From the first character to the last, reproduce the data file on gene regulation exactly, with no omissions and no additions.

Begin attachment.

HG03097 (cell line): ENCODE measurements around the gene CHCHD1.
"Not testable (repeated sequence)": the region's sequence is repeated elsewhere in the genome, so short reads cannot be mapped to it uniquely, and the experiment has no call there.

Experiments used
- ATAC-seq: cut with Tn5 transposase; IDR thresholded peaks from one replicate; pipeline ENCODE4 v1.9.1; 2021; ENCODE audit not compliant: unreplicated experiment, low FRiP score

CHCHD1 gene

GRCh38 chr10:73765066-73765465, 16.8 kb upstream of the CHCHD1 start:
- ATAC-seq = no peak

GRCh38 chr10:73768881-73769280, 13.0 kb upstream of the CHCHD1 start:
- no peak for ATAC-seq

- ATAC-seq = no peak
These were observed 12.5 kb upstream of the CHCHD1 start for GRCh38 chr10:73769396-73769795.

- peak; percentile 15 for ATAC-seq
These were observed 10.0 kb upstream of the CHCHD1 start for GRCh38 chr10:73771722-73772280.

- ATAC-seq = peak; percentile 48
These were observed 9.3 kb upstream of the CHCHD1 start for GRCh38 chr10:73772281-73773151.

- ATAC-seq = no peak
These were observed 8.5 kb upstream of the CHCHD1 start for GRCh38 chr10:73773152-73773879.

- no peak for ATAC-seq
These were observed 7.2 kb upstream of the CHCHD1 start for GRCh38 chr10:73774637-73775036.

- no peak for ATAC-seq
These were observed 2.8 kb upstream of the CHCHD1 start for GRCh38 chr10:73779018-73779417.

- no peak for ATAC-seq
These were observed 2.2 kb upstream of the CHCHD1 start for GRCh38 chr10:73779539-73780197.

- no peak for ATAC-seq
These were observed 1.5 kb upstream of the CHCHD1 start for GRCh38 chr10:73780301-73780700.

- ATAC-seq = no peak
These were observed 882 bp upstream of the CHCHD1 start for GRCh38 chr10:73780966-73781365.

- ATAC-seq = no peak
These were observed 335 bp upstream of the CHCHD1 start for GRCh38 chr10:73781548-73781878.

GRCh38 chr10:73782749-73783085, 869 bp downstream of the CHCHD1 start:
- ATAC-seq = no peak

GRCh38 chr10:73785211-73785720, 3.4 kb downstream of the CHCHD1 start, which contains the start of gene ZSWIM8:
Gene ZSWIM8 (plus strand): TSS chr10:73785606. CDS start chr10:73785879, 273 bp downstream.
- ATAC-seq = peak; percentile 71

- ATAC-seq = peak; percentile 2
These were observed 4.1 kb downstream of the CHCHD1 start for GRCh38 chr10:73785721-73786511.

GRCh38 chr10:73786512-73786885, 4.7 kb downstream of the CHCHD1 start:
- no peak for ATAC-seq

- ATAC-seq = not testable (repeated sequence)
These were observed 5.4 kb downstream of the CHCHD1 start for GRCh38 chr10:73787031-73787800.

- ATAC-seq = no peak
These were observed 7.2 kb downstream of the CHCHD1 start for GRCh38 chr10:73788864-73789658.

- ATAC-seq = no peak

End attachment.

HG03097 (cell line): ENCODE measurements around the gene CHCHD1.
"Not testable (repeated sequence)": the region's sequence is repeated elsewhere in the genome, so short reads cannot be mapped to it uniquely, and the experiment has no call there.

Experiments used
- ATAC-seq: cut with Tn5 transposase; IDR thresholded peaks from one replicate; pipeline ENCODE4 v1.9.1; 2021; ENCODE audit not compliant: unreplicated experiment, low FRiP score

CHCHD1 gene

GRCh38 chr10:73765066-73765465, 16.8 kb upstream of the CHCHD1 start:
- ATAC-seq = no peak

GRCh38 chr10:73768881-73769280, 13.0 kb upstream of the CHCHD1 start:
- no peak for ATAC-seq

- ATAC-seq = no peak
These were observed 12.5 kb upstream of the CHCHD1 start for GRCh38 chr10:73769396-73769795.

- peak; percentile 15 for ATAC-seq
These were observed 10.0 kb upstream of the CHCHD1 start for GRCh38 chr10:73771722-73772280.

- ATAC-seq = peak; percentile 48
These were observed 9.3 kb upstream of the CHCHD1 start for GRCh38 chr10:73772281-73773151.

- ATAC-seq = no peak
These were observed 8.5 kb upstream of the CHCHD1 start for GRCh38 chr10:73773152-73773879.

- no peak for ATAC-seq
These were observed 7.2 kb upstream of the CHCHD1 start for GRCh38 chr10:73774637-73775036.

- no peak for ATAC-seq
These were observed 2.8 kb upstream of the CHCHD1 start for GRCh38 chr10:73779018-73779417.

- no peak for ATAC-seq
These were observed 2.2 kb upstream of the CHCHD1 start for GRCh38 chr10:73779539-73780197.

- no peak for ATAC-seq
These were observed 1.5 kb upstream of the CHCHD1 start for GRCh38 chr10:73780301-73780700.

- ATAC-seq = no peak
These were observed 882 bp upstream of the CHCHD1 start for GRCh38 chr10:73780966-73781365.

- ATAC-seq = no peak
These were observed 335 bp upstream of the CHCHD1 start for GRCh38 chr10:73781548-73781878.

GRCh38 chr10:73782749-73783085, 869 bp downstream of the CHCHD1 start:
- ATAC-seq = no peak

GRCh38 chr10:73785211-73785720, 3.4 kb downstream of the CHCHD1 start, which contains the start of gene ZSWIM8:
Gene ZSWIM8 (plus strand): TSS chr10:73785606. CDS start chr10:73785879, 273 bp downstream.
- ATAC-seq = peak; percentile 71

- ATAC-seq = peak; percentile 2
These were observed 4.1 kb downstream of the CHCHD1 start for GRCh38 chr10:73785721-73786511.

GRCh38 chr10:73786512-73786885, 4.7 kb downstream of the CHCHD1 start:
- no peak for ATAC-seq

- ATAC-seq = not testable (repeated sequence)
These were observed 5.4 kb downstream of the CHCHD1 start for GRCh38 chr10:73787031-73787800.

- ATAC-seq = no peak
These were observed 7.2 kb downstream of the CHCHD1 start for GRCh38 chr10:73788864-73789658.

- ATAC-seq = no peak